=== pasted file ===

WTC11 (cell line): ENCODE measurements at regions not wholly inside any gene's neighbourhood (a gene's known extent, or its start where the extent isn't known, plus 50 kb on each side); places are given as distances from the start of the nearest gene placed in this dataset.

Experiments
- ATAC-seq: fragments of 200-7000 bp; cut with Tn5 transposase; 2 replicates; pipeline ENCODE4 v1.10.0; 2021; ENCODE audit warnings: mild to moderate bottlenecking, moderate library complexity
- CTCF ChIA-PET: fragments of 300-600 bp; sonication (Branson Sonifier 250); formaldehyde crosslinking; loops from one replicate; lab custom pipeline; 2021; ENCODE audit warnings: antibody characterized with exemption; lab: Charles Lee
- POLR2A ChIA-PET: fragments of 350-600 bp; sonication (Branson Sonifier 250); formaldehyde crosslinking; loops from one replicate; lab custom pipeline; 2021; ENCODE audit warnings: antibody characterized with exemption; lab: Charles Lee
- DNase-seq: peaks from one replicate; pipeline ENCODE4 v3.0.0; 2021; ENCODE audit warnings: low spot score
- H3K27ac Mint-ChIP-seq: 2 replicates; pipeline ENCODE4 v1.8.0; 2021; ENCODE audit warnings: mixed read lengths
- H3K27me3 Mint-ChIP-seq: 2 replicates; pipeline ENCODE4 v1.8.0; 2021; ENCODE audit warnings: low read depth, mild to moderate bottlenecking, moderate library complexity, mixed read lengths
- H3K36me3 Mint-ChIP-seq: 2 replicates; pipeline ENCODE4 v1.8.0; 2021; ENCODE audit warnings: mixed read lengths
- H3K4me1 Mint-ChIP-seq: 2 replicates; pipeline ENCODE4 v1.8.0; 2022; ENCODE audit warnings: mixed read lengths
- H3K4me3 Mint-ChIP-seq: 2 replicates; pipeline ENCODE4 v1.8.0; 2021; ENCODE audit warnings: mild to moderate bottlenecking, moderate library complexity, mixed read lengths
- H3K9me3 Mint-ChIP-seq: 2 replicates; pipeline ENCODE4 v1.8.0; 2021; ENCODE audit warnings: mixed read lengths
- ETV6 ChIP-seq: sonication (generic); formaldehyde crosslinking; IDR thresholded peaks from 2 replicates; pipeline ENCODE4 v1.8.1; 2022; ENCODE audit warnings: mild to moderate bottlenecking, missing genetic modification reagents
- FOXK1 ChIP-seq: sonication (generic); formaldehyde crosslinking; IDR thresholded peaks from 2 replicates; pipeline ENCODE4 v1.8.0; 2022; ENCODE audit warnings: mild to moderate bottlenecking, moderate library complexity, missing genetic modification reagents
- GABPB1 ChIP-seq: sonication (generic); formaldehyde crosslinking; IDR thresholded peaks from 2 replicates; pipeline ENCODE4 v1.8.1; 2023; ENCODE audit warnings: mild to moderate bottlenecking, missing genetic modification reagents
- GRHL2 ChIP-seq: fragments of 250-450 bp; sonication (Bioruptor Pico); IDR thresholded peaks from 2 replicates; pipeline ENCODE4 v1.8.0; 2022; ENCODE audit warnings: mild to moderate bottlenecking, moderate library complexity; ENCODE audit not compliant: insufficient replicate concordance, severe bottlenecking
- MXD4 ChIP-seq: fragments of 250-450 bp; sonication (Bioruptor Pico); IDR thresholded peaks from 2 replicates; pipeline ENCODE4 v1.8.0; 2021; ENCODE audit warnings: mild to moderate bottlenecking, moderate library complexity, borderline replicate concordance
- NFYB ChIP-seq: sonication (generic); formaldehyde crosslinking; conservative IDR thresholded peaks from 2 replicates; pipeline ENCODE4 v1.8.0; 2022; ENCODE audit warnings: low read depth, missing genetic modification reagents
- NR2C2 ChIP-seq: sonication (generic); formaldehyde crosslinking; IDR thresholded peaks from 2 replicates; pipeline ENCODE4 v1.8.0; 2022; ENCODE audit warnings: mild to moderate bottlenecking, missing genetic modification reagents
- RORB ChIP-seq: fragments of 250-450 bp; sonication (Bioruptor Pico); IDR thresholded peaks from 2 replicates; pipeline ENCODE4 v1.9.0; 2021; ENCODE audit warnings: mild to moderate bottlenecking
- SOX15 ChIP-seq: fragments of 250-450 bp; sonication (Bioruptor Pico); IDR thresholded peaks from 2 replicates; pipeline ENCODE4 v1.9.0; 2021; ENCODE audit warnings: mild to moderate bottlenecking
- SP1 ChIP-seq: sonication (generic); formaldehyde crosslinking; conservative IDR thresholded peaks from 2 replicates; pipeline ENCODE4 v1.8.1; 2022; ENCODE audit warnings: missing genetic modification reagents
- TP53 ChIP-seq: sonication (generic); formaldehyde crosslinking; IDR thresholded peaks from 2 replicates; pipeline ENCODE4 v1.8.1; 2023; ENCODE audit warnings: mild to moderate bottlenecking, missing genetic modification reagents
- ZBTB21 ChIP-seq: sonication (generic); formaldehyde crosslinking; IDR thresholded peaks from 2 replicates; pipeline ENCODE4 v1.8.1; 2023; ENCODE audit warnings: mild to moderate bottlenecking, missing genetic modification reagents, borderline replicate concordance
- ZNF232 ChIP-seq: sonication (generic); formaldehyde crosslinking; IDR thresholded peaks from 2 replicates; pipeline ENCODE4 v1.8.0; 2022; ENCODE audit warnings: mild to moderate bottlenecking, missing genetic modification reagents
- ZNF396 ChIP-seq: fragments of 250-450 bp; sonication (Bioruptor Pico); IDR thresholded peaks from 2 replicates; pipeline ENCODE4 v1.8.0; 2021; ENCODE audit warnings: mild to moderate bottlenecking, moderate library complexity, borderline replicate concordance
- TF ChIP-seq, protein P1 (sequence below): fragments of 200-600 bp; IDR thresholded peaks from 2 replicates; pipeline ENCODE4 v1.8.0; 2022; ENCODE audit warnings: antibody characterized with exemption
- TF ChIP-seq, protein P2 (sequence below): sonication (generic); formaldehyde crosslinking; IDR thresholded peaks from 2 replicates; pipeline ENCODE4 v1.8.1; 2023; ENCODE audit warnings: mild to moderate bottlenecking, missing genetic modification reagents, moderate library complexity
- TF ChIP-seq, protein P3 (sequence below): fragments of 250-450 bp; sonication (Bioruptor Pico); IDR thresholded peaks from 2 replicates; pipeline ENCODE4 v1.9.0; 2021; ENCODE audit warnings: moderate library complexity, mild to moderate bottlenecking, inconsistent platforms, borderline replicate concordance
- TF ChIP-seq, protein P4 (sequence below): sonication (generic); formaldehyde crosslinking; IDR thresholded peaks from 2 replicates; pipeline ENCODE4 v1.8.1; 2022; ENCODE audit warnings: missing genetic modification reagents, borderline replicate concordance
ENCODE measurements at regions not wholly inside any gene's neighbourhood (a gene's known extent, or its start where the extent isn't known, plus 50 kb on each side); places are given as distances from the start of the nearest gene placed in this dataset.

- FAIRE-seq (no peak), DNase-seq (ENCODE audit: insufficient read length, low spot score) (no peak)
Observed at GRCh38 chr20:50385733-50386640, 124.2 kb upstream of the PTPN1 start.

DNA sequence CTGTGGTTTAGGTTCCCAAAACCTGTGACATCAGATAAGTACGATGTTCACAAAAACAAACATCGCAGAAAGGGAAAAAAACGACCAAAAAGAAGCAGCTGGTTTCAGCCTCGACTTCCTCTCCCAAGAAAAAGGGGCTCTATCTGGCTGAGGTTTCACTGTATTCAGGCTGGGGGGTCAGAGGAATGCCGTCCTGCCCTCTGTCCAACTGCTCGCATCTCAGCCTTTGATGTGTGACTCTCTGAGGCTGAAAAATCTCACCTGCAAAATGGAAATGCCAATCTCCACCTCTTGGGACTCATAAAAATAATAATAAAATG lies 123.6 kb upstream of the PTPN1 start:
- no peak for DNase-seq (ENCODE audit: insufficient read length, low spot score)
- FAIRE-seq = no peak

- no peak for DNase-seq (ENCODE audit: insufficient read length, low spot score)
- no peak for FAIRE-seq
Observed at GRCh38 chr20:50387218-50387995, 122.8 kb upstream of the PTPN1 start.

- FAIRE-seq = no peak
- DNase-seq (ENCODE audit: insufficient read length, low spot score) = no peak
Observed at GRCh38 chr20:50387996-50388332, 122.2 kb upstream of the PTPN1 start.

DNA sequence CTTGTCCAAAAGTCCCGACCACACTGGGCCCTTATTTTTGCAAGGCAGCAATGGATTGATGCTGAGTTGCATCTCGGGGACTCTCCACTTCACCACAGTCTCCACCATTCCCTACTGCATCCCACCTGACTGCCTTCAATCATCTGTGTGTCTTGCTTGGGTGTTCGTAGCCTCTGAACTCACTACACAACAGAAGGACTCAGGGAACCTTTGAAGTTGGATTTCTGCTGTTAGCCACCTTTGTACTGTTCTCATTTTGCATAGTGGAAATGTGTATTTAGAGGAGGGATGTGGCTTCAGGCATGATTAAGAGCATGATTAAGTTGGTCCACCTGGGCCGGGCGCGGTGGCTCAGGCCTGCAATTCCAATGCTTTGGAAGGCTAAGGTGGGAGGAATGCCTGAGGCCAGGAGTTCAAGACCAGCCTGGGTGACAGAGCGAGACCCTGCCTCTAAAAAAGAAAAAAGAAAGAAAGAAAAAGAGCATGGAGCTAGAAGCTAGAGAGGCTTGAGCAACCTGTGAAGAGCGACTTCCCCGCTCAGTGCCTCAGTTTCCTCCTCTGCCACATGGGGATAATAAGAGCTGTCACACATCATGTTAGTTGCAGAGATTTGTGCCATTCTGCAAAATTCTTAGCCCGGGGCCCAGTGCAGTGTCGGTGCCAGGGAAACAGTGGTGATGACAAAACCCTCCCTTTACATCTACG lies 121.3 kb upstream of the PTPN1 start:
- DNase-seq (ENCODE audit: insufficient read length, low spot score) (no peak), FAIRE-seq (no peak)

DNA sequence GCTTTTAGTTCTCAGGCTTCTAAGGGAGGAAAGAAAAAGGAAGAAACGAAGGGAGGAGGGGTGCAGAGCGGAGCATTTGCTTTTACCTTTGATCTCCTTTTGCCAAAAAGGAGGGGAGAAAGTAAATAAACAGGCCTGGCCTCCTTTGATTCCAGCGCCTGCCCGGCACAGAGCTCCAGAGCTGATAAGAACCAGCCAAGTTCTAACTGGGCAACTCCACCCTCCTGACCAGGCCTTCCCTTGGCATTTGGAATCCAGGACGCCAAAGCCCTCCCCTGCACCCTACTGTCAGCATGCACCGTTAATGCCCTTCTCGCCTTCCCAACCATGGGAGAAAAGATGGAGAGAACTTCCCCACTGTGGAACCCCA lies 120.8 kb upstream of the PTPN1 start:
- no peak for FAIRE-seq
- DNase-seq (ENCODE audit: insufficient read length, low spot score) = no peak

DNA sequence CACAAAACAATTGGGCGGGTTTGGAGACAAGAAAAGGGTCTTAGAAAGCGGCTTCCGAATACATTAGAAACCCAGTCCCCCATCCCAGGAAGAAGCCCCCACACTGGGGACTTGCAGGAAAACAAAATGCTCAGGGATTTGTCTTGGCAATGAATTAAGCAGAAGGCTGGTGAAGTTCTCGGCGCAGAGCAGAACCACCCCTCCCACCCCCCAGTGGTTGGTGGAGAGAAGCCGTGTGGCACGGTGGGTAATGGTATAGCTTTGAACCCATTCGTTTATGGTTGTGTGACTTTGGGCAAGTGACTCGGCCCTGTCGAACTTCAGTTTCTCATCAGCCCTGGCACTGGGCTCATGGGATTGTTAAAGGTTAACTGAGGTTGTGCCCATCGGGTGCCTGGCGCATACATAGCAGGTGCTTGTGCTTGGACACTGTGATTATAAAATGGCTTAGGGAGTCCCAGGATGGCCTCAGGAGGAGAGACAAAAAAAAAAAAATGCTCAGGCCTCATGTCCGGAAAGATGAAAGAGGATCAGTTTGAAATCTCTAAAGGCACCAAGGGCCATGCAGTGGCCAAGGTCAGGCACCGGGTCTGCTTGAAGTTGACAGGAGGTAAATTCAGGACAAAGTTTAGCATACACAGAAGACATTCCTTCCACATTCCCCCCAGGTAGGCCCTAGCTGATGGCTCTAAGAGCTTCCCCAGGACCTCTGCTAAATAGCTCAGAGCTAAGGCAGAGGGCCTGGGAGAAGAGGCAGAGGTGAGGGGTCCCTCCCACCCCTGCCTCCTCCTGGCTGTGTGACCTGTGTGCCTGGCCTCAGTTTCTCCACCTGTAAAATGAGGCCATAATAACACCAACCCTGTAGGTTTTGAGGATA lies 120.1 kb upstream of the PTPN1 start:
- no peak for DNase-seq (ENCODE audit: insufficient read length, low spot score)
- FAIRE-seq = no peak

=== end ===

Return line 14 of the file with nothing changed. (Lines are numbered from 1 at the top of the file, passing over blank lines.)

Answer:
- FOXK1 ChIP-seq: sonication (generic); formaldehyde crosslinking; IDR thresholded peaks from 2 replicates; pipeline ENCODE4 v1.8.0; 2022; ENCODE audit warnings: mild to moderate bottlenecking, moderate library complexity, missing genetic modification reagents